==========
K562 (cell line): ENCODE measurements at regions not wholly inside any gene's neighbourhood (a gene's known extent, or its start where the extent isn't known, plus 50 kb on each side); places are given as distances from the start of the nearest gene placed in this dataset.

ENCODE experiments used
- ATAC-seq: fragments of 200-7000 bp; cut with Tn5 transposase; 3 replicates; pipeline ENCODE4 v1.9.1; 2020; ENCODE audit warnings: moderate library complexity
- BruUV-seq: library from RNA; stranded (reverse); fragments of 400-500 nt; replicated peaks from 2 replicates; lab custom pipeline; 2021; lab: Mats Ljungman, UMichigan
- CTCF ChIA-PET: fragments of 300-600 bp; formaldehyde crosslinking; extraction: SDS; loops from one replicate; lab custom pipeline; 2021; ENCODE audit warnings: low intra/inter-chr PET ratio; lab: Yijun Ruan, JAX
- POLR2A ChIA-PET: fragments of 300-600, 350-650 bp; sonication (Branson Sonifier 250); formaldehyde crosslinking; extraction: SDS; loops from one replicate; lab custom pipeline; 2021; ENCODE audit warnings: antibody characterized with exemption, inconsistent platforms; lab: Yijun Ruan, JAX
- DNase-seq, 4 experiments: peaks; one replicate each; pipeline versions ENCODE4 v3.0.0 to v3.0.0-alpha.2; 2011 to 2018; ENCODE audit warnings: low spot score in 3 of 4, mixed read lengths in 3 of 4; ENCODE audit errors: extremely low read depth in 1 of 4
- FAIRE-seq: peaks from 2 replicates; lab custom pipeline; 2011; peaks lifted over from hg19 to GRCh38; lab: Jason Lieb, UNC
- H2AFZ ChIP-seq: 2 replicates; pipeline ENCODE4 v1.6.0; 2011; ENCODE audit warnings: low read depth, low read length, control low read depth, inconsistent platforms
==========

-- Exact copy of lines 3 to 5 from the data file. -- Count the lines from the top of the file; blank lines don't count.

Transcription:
- ATAC-seq: fragments of 200-7000 bp; cut with Tn5 transposase; 3 replicates; pipeline ENCODE4 v1.9.1; 2020; ENCODE audit warnings: moderate library complexity
- BruUV-seq: library from RNA; stranded (reverse); fragments of 400-500 nt; replicated peaks from 2 replicates; lab custom pipeline; 2021; lab: Mats Ljungman, UMichigan
- CTCF ChIA-PET: fragments of 300-600 bp; formaldehyde crosslinking; extraction: SDS; loops from one replicate; lab custom pipeline; 2021; ENCODE audit warnings: low intra/inter-chr PET ratio; lab: Yijun Ruan, JAX